Ever since the Federal Reserve approved Capital One’s takeover of ING Direct, customers have feared that their beloved bright-orange online bank would change. Turns out they were right to be scared, as a recent notice is circulating announcing that the “ING Direct” name will disappear, probably next year. What else is going to change?
On that subject matter, the banks aren’t saying much—giving customers, who started freaking out last summer when the possibility of a merger first made news, even more reason to panic.
Tuesday afternoon, customers of ING Direct and ShareBuilder (an investing site owned by ING Direct) received an e-mail officially alerting them that ING Direct has “joined the Capital One team.” The message assures customers that they will still be able to access accounts, pay their bills online, and whatnot. Business as usual.
It also plays up a couple of new perks available due to the merger:
• For starters, coming this spring, you’ll have access to CheckMate, our new remote deposit service. You can deposit checks directly into your ING DIRECT accounts anywhere from your computer or the ING DIRECT mobile app.
• If you use Electric Orange checking or MONEY, you’ll be able to withdraw cash at any of Capital One’s over 2,000 fee-free ATMs — that’s in addition to the 35,000 free Allpoint ATMs you can currently access.
What about the downsides of being taken over by Capital One? None of that info is presented in the message, for obvious reasons. But at an ING Direct-Capital One FAQ page, customers will discover that “ING Direct” is a dead man walking. The name itself will soon disappear:
ING Group will allow a one-year transitional use of “ING DIRECT” from February 17, 2012. So, yes, our name will gradually change over time (and it’s going to take some getting used to for all of us).
[UPDATE: Capital One reached out to Moneyland and explained that it simply isn’t allowed to keep the “ING Direct” name. The official statement is this: “The name will gradually have to change over time. Legally, due to the acquisition, we’re only allowed to use the ING Direct name for about a year after closing.”]
What’s also noteworthy is what’s not on this FAQ page. Namely, there is no guarantee that ING Direct’s customer-friendly policies—in particular, the near absence of fees and balance requirements—will remain in place. As someone who knows many ING Direct customers (and who happens to be one personally), I can assure the banks involved here that the absolutely most Frequently Asked Question is and will continue to be: Are any new fees or requirements going to be added, potentially negating the reasons I started banking with ING Direct in the first place?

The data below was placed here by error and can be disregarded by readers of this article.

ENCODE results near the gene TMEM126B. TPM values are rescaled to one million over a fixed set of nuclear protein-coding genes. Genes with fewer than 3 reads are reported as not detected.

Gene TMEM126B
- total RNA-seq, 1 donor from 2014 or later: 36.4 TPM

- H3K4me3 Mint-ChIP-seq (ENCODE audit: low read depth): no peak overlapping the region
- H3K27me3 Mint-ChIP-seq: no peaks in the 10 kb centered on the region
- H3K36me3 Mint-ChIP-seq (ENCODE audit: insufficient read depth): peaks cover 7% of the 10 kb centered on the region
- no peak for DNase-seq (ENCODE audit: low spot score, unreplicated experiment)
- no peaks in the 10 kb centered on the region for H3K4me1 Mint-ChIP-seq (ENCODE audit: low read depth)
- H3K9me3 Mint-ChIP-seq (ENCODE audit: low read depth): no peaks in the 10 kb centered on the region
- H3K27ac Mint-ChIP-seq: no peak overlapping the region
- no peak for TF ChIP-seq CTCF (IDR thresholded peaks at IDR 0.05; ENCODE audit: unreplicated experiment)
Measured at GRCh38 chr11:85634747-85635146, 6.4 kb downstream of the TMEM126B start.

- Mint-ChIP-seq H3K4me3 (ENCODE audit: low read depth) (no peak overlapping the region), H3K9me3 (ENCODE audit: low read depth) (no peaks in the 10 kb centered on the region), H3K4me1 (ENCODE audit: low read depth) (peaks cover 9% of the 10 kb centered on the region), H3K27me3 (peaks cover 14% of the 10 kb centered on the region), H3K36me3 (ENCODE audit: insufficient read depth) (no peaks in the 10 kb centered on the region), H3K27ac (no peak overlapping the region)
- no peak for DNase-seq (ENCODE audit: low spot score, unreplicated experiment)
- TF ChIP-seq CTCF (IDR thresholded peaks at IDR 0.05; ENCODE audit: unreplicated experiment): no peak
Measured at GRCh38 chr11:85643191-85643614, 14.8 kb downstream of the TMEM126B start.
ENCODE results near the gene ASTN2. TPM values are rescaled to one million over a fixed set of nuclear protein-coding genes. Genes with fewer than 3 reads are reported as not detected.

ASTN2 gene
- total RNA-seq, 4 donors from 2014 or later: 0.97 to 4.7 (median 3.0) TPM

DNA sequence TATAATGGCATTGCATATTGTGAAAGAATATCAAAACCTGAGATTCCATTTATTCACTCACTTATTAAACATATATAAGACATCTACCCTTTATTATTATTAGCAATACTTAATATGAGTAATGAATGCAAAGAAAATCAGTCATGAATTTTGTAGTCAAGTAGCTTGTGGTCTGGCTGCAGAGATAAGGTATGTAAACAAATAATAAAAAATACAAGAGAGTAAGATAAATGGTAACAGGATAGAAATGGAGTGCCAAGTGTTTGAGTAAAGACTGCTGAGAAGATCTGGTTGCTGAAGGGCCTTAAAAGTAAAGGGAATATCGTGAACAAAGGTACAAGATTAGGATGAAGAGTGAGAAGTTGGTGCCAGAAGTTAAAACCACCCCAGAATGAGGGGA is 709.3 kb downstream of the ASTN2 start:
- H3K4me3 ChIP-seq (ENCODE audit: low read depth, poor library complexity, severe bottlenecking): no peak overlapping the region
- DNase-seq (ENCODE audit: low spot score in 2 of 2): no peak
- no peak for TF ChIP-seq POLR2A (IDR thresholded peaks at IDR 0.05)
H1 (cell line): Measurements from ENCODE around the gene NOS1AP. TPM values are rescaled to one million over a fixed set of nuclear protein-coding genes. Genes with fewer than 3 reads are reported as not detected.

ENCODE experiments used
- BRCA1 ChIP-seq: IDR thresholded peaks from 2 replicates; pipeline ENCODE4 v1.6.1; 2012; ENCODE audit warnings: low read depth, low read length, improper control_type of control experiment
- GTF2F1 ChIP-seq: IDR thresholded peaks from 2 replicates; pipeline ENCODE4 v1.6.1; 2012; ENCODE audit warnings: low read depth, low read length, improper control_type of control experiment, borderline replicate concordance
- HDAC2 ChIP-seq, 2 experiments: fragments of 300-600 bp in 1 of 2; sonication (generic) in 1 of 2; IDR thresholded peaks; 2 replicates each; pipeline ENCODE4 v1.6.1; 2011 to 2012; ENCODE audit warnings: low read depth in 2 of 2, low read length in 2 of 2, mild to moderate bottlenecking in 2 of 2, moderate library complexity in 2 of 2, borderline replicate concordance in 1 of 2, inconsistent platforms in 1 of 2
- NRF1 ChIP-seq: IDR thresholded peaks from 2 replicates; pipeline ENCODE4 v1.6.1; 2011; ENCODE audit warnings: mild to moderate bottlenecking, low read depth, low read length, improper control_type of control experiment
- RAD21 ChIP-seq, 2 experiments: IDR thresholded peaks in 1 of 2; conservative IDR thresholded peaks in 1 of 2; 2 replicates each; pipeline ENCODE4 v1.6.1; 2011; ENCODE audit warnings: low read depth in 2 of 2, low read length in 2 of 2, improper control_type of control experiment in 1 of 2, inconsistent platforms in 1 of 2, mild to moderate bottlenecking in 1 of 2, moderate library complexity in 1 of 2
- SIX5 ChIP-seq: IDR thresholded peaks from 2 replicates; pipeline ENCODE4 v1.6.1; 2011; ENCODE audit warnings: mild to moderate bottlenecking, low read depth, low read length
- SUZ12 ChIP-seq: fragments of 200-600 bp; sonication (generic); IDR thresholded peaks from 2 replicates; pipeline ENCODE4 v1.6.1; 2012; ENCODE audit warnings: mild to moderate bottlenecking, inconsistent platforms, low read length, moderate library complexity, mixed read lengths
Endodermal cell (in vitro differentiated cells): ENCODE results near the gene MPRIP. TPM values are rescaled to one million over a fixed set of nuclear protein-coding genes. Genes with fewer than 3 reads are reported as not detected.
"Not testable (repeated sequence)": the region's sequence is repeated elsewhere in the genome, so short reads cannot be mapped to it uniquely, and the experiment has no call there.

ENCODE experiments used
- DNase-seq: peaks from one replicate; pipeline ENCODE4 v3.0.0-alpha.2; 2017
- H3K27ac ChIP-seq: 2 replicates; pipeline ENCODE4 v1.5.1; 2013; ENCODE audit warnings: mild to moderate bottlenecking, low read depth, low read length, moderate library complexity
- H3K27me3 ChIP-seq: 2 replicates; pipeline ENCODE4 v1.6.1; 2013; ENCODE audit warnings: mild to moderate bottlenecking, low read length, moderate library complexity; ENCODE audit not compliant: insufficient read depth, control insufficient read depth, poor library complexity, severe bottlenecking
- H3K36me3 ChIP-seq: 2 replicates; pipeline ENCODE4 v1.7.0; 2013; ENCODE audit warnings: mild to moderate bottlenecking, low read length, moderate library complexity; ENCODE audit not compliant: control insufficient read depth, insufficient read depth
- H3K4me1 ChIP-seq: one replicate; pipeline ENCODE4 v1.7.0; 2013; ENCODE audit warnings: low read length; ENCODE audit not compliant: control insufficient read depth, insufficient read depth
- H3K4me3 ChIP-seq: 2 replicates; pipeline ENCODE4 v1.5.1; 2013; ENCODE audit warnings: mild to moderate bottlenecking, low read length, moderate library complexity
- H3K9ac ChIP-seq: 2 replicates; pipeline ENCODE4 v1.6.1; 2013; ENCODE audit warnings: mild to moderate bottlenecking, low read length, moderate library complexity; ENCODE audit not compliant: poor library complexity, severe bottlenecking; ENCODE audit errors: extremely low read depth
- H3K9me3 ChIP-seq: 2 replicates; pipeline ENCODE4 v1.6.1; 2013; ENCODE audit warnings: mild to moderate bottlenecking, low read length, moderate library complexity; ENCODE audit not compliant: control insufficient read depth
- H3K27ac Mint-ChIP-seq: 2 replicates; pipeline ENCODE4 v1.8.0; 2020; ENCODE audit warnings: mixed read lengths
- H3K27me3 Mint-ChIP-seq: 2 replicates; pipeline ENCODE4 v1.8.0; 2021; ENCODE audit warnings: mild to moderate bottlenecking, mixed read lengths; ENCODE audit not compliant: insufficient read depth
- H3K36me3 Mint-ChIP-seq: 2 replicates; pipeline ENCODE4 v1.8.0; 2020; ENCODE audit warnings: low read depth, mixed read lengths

On this topic, Capital One says it has “no current plans” to make changes to ING Direct accounts. But that’s not the same as guaranteeing that it won’t make any. A statement from the company last week noted that “the transaction is expected to have minimal impact on customers. ING Direct will continue to provide the same high quality customer experience, products, account servicing and functionality to its customers.” But “minimal impact” is a subjective term, and it’s not the same as “no impact.”
The ING Direct “Savers” blog is known for posts that mock banks that hammer customers with fees. Recent example: A call-out to readers asking them to end the sentence, “You need checking fees like you need …” But the blog is mum on the Capital One merger, offering no insight as to what customers can expect down the line in terms of fees.
Last summer, in a Q&A with the New York Times, a Capitol One spokeswoman offered this non-answer when the subject came up regarding the addition of new fees or requirements:
Everything we do as we integrate our businesses will be thoughtful and surefooted with a focus on sustaining and building that customer loyalty. We will focus on the customers, channels, products, and pricing strategies that build the best long-term customer relationships and deliver the best cost of funds.
Understandably, customers started freaking out when the Capital One takeover first came up, and they’re continuing to freak out now. Here’s a sampling of posts from this week at ING Direct’s Facebook page:
It’s like the alternative ending to “It’s a Wonderful Life”: Goodbye George Bailey’s bank, Hello Mr. Potter’s bank.
As a rule, I don’t do business with companies that treat their customers badly. For almost 10 years now, I have enjoyed doing business with ING as they set the gold standard for customer service. I am closing my seven accounts this morning before Capital One can get its sticky fingers on my money.
As a customer of ING and Sharebuilder, this day might be looked upon as the end of both companies that made them so good. Have we ever seen a merger that actually benefited the small guys?
Customers are also Tweeting about the merger, sometimes with the help of colorful language. For example:
Just received a kind email to inform me that my favorite bank (INGDirect) just got f***** by Capital One.
George Bailey would never use that sort of language. But he’d probably be on the same page.